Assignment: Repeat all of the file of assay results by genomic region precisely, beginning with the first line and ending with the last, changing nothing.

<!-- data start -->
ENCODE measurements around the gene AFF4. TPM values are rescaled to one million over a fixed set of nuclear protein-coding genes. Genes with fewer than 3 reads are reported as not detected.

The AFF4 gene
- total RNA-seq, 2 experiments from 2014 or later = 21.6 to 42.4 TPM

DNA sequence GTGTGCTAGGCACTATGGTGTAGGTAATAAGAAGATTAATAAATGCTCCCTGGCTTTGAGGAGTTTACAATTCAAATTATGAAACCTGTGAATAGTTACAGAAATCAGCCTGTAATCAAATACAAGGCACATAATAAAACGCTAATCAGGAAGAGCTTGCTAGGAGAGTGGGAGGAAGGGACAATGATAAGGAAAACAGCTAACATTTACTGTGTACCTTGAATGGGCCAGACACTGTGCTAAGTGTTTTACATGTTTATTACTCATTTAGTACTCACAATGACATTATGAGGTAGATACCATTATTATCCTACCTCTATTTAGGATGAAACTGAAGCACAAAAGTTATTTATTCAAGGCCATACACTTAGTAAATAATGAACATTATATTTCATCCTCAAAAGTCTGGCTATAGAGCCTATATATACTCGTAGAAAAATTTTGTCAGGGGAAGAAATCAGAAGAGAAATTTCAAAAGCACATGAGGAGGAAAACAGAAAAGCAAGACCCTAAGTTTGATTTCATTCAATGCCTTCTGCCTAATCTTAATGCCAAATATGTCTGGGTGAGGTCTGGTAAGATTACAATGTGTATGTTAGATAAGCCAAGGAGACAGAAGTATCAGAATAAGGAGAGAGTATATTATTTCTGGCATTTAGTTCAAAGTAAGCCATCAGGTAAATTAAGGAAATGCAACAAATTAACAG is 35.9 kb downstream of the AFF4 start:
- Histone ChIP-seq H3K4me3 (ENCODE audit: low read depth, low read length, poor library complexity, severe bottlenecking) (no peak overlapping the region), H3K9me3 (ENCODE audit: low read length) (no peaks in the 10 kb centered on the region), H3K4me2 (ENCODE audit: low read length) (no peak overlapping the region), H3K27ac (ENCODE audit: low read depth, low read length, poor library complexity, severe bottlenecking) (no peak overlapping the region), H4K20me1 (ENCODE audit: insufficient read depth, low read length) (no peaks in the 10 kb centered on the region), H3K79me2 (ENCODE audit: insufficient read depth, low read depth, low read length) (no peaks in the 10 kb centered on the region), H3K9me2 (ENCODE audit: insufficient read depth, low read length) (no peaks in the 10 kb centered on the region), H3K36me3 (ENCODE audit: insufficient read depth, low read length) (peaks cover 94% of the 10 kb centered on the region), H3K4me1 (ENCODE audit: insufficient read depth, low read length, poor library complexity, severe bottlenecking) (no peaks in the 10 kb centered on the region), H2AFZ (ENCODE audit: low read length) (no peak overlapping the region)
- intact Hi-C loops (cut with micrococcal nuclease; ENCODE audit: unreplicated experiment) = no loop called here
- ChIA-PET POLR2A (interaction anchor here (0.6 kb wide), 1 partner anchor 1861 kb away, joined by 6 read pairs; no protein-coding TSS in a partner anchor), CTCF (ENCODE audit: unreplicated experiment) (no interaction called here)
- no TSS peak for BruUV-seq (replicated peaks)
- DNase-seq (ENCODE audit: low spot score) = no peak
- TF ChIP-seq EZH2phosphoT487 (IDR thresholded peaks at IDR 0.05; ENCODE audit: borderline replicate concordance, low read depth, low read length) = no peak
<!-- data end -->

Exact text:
ENCODE measurements around the gene AFF4. TPM values are rescaled to one million over a fixed set of nuclear protein-coding genes. Genes with fewer than 3 reads are reported as not detected.

The AFF4 gene
- total RNA-seq, 2 experiments from 2014 or later = 21.6 to 42.4 TPM

DNA sequence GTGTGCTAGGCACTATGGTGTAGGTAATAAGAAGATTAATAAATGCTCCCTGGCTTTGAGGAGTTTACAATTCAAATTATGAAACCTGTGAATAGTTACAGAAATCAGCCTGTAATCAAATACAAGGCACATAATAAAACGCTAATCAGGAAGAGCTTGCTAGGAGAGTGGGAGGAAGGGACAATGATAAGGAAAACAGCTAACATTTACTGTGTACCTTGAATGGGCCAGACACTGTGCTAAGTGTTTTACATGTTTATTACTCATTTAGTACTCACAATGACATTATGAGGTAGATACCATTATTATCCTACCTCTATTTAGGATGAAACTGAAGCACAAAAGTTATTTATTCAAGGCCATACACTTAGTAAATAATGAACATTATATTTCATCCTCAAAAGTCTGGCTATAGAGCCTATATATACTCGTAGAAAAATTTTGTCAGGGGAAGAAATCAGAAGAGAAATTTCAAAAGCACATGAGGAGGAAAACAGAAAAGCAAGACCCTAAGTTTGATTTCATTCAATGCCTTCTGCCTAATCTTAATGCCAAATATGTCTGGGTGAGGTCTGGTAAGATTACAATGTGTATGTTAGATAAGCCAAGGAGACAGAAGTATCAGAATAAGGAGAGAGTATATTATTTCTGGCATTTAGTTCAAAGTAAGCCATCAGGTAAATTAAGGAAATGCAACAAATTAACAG is 35.9 kb downstream of the AFF4 start:
- Histone ChIP-seq H3K4me3 (ENCODE audit: low read depth, low read length, poor library complexity, severe bottlenecking) (no peak overlapping the region), H3K9me3 (ENCODE audit: low read length) (no peaks in the 10 kb centered on the region), H3K4me2 (ENCODE audit: low read length) (no peak overlapping the region), H3K27ac (ENCODE audit: low read depth, low read length, poor library complexity, severe bottlenecking) (no peak overlapping the region), H4K20me1 (ENCODE audit: insufficient read depth, low read length) (no peaks in the 10 kb centered on the region), H3K79me2 (ENCODE audit: insufficient read depth, low read depth, low read length) (no peaks in the 10 kb centered on the region), H3K9me2 (ENCODE audit: insufficient read depth, low read length) (no peaks in the 10 kb centered on the region), H3K36me3 (ENCODE audit: insufficient read depth, low read length) (peaks cover 94% of the 10 kb centered on the region), H3K4me1 (ENCODE audit: insufficient read depth, low read length, poor library complexity, severe bottlenecking) (no peaks in the 10 kb centered on the region), H2AFZ (ENCODE audit: low read length) (no peak overlapping the region)
- intact Hi-C loops (cut with micrococcal nuclease; ENCODE audit: unreplicated experiment) = no loop called here
- ChIA-PET POLR2A (interaction anchor here (0.6 kb wide), 1 partner anchor 1861 kb away, joined by 6 read pairs; no protein-coding TSS in a partner anchor), CTCF (ENCODE audit: unreplicated experiment) (no interaction called here)
- no TSS peak for BruUV-seq (replicated peaks)
- DNase-seq (ENCODE audit: low spot score) = no peak
- TF ChIP-seq EZH2phosphoT487 (IDR thresholded peaks at IDR 0.05; ENCODE audit: borderline replicate concordance, low read depth, low read length) = no peak